from the so-that's-how-it's-done dept.
Papas Fritas writes:
"Tom Friedman writes at the New York Times (NYT) that Google has determined that GPA's are worthless as a criteria for hiring, test scores are worthless, and brainteasers are a complete waste of time. " They don't predict anything," says Laszlo Bock, the senior vice president of people operations for Google. "The No. 1 thing we look for is general cognitive ability, and it's not IQ. It's learning ability. It's the ability to process on the fly. It's the ability to pull together disparate bits of information. We assess that using structured behavioral interviews that we validate to make sure they're predictive [Login required]." Many jobs at Google require math, computing and coding skills, so if your good grades truly reflect skills in those areas that you can apply, it would be an advantage. But Google has its eyes on much more and the least important attribute Google looks for is "expertise." "The expert will go: 'I've seen this 100 times before; here's what you do.' " Most of the time the non-expert will come up with the same answer "because most of the time it's not that hard, "says Bock, "but once in a while they'll also come up with an answer that is totally new. And there is huge value in that."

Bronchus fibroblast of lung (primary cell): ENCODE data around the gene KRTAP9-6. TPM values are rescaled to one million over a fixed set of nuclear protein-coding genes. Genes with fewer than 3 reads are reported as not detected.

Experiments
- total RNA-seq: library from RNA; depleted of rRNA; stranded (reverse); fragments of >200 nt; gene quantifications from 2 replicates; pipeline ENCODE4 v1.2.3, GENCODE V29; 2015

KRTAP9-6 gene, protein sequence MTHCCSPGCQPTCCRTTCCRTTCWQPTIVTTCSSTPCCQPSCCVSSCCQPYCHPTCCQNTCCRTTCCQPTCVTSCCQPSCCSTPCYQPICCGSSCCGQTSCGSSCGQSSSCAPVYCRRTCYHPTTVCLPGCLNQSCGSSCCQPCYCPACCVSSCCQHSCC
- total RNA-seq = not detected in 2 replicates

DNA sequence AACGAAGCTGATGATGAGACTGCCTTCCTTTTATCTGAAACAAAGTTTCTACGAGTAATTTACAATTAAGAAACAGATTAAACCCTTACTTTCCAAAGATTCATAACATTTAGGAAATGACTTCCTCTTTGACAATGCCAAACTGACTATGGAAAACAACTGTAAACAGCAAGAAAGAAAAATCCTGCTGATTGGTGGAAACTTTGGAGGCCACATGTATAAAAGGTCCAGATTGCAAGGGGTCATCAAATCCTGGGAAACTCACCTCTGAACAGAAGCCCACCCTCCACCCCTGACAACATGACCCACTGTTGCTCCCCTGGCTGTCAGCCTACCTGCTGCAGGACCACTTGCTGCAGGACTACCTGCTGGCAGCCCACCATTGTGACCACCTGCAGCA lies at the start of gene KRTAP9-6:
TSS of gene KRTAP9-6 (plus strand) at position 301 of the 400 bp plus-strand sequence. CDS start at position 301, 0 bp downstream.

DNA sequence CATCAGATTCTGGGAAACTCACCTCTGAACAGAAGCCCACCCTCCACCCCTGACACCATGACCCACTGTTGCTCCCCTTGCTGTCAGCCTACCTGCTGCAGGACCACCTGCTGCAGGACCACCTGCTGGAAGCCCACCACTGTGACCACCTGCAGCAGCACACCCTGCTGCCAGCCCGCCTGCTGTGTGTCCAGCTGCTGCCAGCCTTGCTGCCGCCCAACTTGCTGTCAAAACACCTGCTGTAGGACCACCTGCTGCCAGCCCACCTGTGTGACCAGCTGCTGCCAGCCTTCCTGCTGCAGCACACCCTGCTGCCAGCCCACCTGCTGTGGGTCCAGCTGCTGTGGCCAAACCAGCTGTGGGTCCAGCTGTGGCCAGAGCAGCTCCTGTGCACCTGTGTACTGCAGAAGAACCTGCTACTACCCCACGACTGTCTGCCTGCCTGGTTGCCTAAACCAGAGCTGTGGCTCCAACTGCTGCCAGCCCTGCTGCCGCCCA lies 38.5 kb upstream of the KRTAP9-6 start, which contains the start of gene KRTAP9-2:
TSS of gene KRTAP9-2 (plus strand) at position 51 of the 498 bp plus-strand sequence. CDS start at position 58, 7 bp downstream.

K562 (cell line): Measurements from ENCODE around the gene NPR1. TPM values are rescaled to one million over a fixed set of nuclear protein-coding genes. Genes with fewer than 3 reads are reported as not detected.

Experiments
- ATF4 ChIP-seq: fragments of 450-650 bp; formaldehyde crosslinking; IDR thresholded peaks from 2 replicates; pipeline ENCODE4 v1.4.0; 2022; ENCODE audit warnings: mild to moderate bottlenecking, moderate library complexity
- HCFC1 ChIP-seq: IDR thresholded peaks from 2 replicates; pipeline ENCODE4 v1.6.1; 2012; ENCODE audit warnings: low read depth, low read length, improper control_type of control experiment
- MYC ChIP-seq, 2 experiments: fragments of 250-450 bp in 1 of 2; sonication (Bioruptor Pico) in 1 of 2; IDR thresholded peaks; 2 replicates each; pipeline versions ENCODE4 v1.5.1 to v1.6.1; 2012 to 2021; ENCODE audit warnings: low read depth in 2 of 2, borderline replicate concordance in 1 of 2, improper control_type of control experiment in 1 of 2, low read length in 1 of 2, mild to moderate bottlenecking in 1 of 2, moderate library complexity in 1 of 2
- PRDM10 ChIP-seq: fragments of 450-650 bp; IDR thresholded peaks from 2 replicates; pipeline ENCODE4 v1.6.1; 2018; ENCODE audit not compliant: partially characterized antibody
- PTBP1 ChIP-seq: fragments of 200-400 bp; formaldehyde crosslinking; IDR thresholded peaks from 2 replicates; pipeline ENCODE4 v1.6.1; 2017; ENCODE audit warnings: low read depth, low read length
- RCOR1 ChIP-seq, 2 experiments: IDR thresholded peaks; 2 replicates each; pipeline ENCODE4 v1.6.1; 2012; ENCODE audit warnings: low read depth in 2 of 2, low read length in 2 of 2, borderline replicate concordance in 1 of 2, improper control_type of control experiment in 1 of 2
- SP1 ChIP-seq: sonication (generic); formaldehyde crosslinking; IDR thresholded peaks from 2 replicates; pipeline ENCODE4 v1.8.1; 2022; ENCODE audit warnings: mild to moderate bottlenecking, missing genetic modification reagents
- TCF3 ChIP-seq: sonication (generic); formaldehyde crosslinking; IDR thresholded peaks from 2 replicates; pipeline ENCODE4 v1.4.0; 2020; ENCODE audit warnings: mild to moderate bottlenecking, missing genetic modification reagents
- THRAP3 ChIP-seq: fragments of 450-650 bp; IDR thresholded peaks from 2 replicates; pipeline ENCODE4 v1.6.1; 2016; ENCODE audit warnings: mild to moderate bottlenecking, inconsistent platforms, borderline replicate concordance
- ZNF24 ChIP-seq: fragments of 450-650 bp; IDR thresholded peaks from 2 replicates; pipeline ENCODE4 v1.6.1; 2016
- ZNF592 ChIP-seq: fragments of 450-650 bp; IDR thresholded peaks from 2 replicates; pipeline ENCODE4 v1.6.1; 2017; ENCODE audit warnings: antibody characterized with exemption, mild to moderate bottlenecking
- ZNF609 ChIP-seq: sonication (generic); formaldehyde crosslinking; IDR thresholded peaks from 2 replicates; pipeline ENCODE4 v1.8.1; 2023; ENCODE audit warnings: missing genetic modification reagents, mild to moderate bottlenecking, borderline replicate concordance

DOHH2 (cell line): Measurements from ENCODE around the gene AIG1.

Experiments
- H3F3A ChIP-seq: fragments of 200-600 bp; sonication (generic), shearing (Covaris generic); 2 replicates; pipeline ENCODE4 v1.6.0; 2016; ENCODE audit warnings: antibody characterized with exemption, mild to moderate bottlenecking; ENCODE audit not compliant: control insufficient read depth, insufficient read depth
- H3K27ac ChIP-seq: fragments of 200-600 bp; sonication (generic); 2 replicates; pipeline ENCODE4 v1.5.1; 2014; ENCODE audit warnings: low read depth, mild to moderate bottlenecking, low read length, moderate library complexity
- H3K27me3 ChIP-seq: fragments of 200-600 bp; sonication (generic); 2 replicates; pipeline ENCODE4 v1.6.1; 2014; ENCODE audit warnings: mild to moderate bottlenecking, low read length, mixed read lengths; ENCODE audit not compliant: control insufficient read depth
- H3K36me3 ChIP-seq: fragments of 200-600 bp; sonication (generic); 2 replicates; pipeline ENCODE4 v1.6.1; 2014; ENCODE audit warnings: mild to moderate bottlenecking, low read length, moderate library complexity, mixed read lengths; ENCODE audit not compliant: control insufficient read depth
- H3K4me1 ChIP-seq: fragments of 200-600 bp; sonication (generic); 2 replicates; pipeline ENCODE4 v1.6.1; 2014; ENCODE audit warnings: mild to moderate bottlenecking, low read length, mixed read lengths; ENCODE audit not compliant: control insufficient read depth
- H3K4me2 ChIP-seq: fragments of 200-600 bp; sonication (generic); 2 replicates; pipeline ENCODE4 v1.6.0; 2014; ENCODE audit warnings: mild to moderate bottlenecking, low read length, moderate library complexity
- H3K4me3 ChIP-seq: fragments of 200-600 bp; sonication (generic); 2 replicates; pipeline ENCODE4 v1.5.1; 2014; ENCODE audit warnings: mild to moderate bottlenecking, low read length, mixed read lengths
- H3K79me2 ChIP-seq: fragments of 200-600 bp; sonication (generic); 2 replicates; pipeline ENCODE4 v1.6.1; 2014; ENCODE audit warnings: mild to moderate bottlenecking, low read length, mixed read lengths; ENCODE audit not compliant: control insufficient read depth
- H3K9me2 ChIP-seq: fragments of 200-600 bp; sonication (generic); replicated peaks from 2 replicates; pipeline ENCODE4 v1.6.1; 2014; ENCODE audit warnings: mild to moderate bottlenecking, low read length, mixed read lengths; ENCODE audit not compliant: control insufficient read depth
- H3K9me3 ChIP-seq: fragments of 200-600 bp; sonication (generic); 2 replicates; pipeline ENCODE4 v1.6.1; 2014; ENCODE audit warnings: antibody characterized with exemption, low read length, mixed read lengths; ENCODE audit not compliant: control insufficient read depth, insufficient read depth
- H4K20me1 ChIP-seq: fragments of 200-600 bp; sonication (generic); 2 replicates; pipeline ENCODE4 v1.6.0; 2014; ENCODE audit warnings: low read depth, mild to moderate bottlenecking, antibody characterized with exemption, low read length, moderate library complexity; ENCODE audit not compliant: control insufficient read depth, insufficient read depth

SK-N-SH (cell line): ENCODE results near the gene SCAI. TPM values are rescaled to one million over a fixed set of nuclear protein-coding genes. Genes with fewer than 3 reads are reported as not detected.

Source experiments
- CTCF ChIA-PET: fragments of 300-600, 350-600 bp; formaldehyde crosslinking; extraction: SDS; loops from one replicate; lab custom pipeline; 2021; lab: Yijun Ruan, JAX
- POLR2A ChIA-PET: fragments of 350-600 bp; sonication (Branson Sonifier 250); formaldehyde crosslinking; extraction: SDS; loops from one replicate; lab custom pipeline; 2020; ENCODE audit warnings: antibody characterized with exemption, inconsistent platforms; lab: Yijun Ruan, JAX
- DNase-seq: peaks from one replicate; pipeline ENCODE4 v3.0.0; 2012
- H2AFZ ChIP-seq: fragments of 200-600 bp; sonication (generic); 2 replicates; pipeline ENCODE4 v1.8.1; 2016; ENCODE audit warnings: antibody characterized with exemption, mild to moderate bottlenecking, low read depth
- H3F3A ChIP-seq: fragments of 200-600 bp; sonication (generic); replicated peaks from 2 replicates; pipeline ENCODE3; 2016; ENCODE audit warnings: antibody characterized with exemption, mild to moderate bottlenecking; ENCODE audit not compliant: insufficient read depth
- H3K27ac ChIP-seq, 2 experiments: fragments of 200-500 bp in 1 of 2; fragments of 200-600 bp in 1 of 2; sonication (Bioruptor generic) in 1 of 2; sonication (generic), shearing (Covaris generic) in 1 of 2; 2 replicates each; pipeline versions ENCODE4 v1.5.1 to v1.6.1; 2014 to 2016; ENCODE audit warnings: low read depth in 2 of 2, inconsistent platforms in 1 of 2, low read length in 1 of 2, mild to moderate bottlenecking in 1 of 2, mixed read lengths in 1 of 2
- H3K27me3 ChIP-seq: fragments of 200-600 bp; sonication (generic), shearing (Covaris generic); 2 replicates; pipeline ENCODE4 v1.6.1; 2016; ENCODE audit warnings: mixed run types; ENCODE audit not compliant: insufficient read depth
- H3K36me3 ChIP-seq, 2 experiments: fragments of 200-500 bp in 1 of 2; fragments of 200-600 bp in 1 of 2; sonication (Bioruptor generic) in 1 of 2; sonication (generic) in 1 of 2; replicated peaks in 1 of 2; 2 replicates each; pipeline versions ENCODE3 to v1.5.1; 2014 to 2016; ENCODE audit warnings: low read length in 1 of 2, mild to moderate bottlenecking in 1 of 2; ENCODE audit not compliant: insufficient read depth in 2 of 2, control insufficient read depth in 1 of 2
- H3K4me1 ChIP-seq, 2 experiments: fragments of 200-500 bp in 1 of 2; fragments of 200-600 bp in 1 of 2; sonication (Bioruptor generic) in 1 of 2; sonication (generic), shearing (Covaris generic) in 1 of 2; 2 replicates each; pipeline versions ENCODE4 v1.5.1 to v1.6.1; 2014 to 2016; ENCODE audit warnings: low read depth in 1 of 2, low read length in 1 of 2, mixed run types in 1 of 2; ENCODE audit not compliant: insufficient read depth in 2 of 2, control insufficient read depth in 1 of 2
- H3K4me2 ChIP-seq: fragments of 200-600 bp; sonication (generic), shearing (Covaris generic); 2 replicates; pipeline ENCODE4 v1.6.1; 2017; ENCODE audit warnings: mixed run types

Finally Google looks for intellectual humility. "Without humility, you are unable to learn." It is why research shows that many graduates from hotshot business schools plateau. "Successful bright people rarely experience failure, and so they don't learn how to learn from that failure," says Bock. "What we've seen is that the people who are the most successful here, who we want to hire, will have a fierce position. They'll argue like hell. They'll be zealots about their point of view. But then you say, 'here's a new fact,' and they'll go, 'Oh, well, that changes things; you're right.' " You need a big ego and small ego in the same person at the same time.""